Background – What is the Leeds Morris Men Yorkshire Dales Tour
The Leeds Morris Men Yorkshire Dales Tour is a weekend away in the Yorkshire Dales organised by the Leeds Morris Men. It occurs once a year around May/June time depending on the bank holiday. This year was a very special year, in that it was the 60th Dales tour. The first Dales Tour involved several men, including Norman Peacock, who cycled around several locations to dance. The tour has grown incredibly since then, and includes camping in Burnsall on Friday night, Saturday night and Sunday night, with some Leeds dancers and supporters sleeping over on Monday to help tidy up on the Tuesday. Monday was always the main day of dance, but this now includes a prelimenary day of dance on the Saturday, and an unofficial day of dance on the Sunday. Instead of bicycles we now drive to each location on coaches.
There was a mass amount of teams this year. We split up Leeds country (those that no longer dance in Leeds), and Leeds Current (those who DO currently dance with Leeds), with dancers also from Briggate, Wayzegoose, Wakefield, Oakworth Green Ginger Garland, Jig Crew, Heartsease, Whiteknights, Belles, Jet Set, and lots of other teams (please bear with me on this, since I don’t know all the teams, I can remember those with who I toured, but not all of the other teams). Some people dance with several teams, and chose with who to pay their money this year.
Each side dances in a completely different style. Leeds in itself danced several of its styles in different ways. There were Cotswold teams dancing with hankies, and bells such as Oakworth, Leeds, Whiteknights, and so on and so on. There was North West, which is danced with clogs with a seemingly different style for each dance, using hoops, hankies and bobbins. Border teams such as Jet Set, Wayzegoose dance more with sticks, and often dress in black with face paint on. There were also teams dancing Longsword, and Rapper, dancing with swords in different configurations.
Still being new to the other variations of Morris dancing such as north-west, border and the sword dancing I only really know the different styles of Cotswold that I’ve danced. Leeds current primarily danced Bampton, Sherborne, and a bit of Oddington (for the sticks), a bit of Wheatley and a Ducklington Jig. Leeds country danced a wider array of dances, but this included Brackley from what I saw of those dances.
The hall is the centre of operations during the Dales tour. The hall is where we cook our meals, and get showers, and go to toilet etc. It holds loads of people for meals, and the field is fairly close to walk to and from to go back to sleep. This year we put up photos from the previous 60 years in the serving room for people to look at all the things that we’d been up to. It seemed to get people interested, which was great.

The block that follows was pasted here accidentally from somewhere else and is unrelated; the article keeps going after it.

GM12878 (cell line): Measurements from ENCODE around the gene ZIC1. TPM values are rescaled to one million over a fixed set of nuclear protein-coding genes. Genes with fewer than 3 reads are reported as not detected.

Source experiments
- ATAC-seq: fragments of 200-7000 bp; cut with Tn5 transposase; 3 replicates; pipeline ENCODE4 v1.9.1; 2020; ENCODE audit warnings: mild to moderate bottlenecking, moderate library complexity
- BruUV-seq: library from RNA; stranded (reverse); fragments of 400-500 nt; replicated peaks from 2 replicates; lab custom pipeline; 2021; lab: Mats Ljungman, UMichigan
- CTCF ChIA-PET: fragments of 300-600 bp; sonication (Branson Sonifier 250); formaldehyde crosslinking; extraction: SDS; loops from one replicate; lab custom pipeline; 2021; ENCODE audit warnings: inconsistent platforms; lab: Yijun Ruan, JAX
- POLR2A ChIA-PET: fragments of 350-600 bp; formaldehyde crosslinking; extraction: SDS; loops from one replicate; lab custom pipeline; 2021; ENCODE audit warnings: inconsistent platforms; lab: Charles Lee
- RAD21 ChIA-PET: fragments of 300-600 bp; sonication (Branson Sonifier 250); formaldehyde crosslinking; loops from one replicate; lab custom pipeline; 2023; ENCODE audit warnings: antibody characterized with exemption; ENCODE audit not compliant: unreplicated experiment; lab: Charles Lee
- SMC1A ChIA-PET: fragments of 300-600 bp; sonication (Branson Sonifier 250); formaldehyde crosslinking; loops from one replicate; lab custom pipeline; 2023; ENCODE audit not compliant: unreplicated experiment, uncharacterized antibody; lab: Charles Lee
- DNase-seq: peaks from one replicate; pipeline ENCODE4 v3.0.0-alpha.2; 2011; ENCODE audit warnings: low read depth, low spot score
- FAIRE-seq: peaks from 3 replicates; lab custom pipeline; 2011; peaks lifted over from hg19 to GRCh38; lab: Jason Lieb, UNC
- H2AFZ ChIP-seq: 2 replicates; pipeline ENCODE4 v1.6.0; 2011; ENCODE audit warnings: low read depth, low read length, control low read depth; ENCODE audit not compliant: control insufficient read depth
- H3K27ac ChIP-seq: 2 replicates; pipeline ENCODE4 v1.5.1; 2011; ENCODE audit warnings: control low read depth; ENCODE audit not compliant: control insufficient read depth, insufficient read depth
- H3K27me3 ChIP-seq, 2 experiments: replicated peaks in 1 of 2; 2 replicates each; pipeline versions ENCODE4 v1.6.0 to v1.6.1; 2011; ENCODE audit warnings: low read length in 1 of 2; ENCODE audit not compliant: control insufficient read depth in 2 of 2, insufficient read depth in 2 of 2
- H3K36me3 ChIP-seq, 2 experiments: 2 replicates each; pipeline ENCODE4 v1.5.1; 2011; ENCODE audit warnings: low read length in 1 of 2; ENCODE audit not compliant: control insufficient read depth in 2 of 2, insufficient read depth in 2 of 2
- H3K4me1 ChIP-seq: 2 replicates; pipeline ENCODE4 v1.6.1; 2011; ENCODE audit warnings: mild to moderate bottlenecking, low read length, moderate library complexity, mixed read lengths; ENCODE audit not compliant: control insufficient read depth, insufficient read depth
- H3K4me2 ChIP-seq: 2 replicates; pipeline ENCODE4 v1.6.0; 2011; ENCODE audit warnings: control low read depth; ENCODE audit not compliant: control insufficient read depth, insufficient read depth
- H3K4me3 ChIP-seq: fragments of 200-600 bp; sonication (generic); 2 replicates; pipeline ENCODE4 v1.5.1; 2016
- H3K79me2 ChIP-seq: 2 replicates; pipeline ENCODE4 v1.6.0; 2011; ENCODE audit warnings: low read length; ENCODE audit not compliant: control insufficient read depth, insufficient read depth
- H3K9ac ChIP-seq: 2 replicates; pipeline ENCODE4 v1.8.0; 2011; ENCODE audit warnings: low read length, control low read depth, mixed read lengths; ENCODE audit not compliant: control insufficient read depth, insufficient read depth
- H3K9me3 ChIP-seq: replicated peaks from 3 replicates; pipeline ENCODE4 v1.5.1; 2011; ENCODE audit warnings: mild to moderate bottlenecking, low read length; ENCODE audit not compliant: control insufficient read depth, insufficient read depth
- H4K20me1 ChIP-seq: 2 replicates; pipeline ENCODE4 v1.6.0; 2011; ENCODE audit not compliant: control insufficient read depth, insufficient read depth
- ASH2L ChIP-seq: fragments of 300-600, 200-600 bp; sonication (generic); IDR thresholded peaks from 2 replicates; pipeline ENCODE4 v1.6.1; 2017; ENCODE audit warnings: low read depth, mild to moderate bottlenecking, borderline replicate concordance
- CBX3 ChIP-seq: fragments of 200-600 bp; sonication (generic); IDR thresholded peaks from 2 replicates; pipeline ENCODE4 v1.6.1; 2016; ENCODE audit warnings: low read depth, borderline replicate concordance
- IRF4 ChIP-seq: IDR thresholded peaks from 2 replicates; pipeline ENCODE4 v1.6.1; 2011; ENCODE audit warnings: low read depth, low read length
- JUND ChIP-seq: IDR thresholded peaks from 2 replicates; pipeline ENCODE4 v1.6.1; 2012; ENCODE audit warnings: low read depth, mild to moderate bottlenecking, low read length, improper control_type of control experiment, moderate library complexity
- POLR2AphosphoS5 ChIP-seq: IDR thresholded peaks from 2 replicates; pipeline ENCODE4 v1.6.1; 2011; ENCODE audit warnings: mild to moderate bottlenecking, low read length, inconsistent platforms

Adjacent to this is the main hall where people eat. Great for eating food, and for performances.
Each year people do performances. These can range from the quality based (so seeing how good somebody can do a particular skill, such as playing a musical instrument, or singing), comedy events, such as dancing a jig with flippers on or a morris dancing strip, or dancing like birds. You have to be good at those in themselves as it is, of course. This year we recorded the majority of these (unfortunately only from the back so the view isn’t great), but it involved a strip dance from Briggate, a song about a lady morris dancer from Green Ginger morris, a song about the sea from Whiteknights, a flipper jig from Jig Crew, a rapper dance from Liggate Breeds/Crapper Rapper (the mixed set from Leeds and Briggate and others who have been practicing one rapper song for nearly a year now)
One of the main spots we dance in is Malham. This is mainly because of a great dance spot, and a great pub, which serves Malham pie (fish and chips, and a vegetable option are also available). It’s where I danced my jig last year so it personally brings back a lot of happy memories (thankfully I don’t remember any of the hangover which is always good). The food here is good, and there’s a lot of room to do massive sets.
Kettlewell is the main spot on the main tour on Monday. We dance here en-masse with all the other teams of the tour one by one, and then the dancers move onto the coaches, and do their dances. This year was lovely and warm and there was a large crowd. Kettlewell is also the place of several Leeds Morris traditions such as the Rose, and sharing port with the other squires, where they stand in a line.
The Rose is a big dance danced by the country members of the side (or ones that know the dance). One member stands in the middle with the sword and cake while the other members dance around them. I’ve never seen this dance before, but now I look through some of the older pictures I can see where and when it has been danced before.
The Yorkshire Dales tour was a massive undertaking with lots of organising from hard working members of the Leeds team. It couldn’t have happened without all the organising that all the people put into it, including the people who tidy up afterwards, and who cooked, and washed up during the weekend. The Dales is one of my favourite weekends in the year, even if it does leave me completely drained from too much alcohol and dancing. With the onset of technology there are thousands of pictures to go through. More for this one year than pretty much all of the decades that have come before it put together, but with the benefits of editing, the best ones will come out soon in some form or another ready for archiving for the next 60 years, and for the 120th Leeds Morris Men Yorkshire Dales Tour.
If anyone has anything more specific to tell, or any stories from their individual tours, then they would be more than gladly put up as new, more specific posts in the coming days. Just let me have some text and some images, and I’ll put them together and put them up.